Family & Education

Charedi girls again top GCSE progress charts

How Jewish schools fared at GCSE in 2019, according to the latest government stats


The official GCSE figures published this month differ little from the provisional results covered by the JC in autumn.

But the leading Jewish school for progress, Yesodey Hatorah Senior Girls’ School in Stamford Hill, moved a little higher up the national table.

It is ranked joint 29 out of more than 6,200 English schools with Menorah High School for Girls in Cricklewood joint 56 and Yavneh College joint 105.

The “Progress 8” score, as it is formally known, measures how well pupils did in exams, compared to what wouldhave been predicted when they started school.

A score of 1 means that pupils on average did a whole grade better than might have been expected.

Yesodey Hatorah principal Rabbi Avrohom Pinter said, “We are very pleased and proud that our pupils not only make the most progress of any Jewish schools but also much higher progress than most other schools in the country.”

Two years ago the school was rated inadequate by Ofsted, partly over the censorship of library books.

“Once again our staff and pupils have made Ofsted’s assessment of our school look very questionable, “Rabbi Pinter said. “The data speaks for itself and yet again demonstrates the true value of a Yesodey Hatorah education.”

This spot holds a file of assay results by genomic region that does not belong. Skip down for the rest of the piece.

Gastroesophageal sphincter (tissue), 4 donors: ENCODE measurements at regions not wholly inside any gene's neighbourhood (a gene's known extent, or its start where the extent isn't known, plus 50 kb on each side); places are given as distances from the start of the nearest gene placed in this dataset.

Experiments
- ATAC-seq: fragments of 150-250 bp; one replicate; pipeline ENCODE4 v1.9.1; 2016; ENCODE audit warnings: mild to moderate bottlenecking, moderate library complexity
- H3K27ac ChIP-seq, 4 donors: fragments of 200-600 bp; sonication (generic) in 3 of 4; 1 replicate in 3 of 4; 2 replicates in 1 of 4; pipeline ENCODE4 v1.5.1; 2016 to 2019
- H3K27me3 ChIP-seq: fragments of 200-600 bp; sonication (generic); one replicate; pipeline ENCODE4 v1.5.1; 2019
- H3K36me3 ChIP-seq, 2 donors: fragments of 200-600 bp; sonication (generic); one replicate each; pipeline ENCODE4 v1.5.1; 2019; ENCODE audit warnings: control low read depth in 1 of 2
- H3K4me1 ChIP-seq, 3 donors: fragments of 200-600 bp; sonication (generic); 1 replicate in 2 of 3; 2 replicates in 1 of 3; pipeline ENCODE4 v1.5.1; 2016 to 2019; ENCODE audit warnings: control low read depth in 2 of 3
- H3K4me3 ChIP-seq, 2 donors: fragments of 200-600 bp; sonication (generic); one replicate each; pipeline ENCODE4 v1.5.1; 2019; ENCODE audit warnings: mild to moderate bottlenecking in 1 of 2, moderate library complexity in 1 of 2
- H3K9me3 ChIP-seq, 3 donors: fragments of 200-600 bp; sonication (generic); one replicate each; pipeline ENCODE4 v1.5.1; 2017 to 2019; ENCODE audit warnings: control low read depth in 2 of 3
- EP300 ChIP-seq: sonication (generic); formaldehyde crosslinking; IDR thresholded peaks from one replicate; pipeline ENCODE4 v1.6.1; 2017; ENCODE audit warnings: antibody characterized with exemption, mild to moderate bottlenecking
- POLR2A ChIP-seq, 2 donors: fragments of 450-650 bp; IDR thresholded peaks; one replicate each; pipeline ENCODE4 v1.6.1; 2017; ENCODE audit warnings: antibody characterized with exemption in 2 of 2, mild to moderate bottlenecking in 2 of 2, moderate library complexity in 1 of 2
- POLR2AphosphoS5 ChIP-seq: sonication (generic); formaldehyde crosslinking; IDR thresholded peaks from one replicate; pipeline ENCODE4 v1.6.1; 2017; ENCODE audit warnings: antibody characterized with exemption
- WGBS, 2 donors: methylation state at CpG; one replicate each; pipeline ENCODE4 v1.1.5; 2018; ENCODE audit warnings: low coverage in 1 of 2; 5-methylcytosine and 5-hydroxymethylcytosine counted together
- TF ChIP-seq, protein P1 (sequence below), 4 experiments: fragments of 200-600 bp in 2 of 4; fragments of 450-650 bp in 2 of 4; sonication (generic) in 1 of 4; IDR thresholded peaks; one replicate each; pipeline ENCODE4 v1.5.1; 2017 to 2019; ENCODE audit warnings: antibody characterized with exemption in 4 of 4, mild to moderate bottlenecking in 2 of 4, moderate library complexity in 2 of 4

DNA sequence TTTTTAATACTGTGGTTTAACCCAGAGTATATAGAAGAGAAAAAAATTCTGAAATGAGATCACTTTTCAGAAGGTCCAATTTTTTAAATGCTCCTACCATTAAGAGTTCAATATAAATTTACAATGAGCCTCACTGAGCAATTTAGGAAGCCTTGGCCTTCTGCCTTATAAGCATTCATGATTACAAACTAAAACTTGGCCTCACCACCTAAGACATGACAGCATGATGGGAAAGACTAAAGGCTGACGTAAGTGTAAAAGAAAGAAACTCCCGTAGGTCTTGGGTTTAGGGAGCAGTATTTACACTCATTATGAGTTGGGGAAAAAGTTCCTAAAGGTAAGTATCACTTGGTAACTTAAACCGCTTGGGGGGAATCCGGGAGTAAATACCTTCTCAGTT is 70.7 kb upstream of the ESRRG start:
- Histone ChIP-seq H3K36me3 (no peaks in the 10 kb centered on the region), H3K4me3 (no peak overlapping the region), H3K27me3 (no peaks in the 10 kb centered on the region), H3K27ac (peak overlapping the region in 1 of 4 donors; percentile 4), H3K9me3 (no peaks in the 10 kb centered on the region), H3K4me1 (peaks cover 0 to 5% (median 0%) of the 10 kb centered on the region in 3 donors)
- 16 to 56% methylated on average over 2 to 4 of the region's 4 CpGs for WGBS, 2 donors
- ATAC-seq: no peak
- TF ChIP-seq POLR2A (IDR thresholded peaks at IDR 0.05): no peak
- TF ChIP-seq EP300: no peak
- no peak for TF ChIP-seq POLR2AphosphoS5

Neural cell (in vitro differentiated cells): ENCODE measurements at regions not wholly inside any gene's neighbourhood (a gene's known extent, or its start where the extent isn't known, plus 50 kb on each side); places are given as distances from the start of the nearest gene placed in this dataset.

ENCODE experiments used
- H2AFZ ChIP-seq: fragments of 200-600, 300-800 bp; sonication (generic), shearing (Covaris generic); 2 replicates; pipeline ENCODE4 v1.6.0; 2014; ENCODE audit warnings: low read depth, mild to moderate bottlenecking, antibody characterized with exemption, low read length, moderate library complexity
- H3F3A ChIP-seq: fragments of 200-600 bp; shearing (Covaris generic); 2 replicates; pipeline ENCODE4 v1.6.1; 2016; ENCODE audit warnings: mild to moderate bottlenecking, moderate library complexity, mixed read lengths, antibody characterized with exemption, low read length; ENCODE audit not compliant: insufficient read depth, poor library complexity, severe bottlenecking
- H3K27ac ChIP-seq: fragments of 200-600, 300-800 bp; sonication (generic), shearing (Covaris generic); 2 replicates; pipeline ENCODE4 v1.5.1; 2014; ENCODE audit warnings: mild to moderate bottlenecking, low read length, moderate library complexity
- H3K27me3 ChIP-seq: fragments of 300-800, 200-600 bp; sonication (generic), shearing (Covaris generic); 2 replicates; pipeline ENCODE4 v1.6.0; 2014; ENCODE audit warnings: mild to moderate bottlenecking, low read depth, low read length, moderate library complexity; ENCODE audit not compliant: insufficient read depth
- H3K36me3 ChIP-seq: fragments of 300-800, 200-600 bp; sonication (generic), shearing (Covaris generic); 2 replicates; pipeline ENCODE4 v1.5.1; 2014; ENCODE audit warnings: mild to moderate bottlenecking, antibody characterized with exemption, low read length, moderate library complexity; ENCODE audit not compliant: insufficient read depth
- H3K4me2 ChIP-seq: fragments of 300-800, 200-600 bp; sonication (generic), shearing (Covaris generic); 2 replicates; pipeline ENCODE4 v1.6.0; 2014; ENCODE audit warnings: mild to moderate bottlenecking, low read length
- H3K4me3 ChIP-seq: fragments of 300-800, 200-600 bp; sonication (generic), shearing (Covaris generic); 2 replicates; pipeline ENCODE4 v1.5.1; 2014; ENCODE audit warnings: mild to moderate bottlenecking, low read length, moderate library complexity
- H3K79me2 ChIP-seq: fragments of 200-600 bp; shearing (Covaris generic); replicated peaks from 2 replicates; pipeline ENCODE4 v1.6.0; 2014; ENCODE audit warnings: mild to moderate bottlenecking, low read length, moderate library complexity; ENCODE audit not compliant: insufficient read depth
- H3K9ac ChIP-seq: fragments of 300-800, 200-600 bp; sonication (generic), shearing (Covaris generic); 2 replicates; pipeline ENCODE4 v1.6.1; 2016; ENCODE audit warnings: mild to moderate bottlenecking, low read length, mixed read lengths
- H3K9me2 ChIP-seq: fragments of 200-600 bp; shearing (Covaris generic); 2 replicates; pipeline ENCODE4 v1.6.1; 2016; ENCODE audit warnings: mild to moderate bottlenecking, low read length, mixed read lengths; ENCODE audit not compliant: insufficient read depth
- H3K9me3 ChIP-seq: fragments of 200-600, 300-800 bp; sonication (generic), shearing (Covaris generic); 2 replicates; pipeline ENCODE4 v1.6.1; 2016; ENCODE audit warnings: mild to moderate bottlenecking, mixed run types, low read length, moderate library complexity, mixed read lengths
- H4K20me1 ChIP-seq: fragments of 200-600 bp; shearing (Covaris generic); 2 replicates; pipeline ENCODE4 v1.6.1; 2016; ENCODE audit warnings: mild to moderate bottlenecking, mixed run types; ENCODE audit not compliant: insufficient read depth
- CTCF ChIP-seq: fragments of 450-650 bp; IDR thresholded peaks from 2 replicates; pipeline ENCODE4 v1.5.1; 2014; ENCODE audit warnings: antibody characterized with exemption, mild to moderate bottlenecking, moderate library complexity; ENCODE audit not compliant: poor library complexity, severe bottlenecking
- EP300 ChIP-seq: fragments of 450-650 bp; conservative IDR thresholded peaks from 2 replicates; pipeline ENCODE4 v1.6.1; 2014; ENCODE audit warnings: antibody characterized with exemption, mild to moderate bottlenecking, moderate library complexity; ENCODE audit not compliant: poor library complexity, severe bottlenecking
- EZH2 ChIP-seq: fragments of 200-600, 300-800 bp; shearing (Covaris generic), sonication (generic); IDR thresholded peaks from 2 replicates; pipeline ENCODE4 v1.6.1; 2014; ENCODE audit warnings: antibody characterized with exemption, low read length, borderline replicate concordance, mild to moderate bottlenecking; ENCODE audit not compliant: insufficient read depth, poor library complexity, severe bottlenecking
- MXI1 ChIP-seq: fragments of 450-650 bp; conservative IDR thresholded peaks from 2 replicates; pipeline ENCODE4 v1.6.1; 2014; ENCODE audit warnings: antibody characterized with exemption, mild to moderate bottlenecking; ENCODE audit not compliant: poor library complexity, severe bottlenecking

There are several different markers of a school’s academic achievement.

All but one of the Jewish schools achieved above the national average of pupils gaining a grade 5 pass in English and maths.

While a grade 4 is considered a pass, some universities will only accept a 5.

The latest results again show that girls in Charedi independent schools generally do better in secular exams than boys (not shown in the table).

In Tiferes High School in Hendon, and Beis Chinuch Lebonos in Stamford Hill, 65 per cent of girls gained a grade 5 pass in English and maths, as did 63 per cent in Ateres in Gateshead, 60 per cent in Beis Rochel d’Satmar in Stamford Hill and 52 per cent at Beis Malka in Stamford Hill.

But less than a majority of boys did so at Etz Chaim in Manchester (36 per cent) or Gateshead Jewish Boarding School (32 per cent).

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